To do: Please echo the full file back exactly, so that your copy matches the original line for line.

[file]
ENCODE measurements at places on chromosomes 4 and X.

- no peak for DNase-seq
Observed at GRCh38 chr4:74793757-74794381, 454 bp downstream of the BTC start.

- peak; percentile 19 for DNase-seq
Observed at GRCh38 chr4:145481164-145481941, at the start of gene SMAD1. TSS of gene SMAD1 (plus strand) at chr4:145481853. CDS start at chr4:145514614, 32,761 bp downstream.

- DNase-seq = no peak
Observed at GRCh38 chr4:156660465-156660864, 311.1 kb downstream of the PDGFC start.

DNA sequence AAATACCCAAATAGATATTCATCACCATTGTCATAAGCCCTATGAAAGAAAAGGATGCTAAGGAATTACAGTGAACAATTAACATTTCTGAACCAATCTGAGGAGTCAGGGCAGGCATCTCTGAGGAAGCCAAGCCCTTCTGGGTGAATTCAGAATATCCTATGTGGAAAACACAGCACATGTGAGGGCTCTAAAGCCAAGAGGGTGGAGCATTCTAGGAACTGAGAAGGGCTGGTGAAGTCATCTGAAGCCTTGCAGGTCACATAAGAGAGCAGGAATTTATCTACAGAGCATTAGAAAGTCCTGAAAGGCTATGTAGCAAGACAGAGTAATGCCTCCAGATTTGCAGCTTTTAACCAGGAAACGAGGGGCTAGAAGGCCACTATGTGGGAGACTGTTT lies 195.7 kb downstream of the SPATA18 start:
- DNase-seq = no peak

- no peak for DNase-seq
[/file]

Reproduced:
ENCODE measurements at places on chromosomes 4 and X.

- no peak for DNase-seq
Observed at GRCh38 chr4:74793757-74794381, 454 bp downstream of the BTC start.

- peak; percentile 19 for DNase-seq
Observed at GRCh38 chr4:145481164-145481941, at the start of gene SMAD1. TSS of gene SMAD1 (plus strand) at chr4:145481853. CDS start at chr4:145514614, 32,761 bp downstream.

- DNase-seq = no peak
Observed at GRCh38 chr4:156660465-156660864, 311.1 kb downstream of the PDGFC start.

DNA sequence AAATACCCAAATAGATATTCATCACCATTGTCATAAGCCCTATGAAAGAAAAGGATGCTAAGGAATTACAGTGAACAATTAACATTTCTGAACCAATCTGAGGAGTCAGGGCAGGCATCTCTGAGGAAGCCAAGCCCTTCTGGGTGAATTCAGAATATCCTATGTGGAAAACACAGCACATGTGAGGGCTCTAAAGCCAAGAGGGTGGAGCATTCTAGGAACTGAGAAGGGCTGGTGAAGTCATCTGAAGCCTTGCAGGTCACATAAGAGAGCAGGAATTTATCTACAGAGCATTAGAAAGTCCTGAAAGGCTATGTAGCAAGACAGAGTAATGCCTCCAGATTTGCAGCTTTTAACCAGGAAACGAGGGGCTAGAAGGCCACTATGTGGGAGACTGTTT lies 195.7 kb downstream of the SPATA18 start:
- DNase-seq = no peak

- no peak for DNase-seq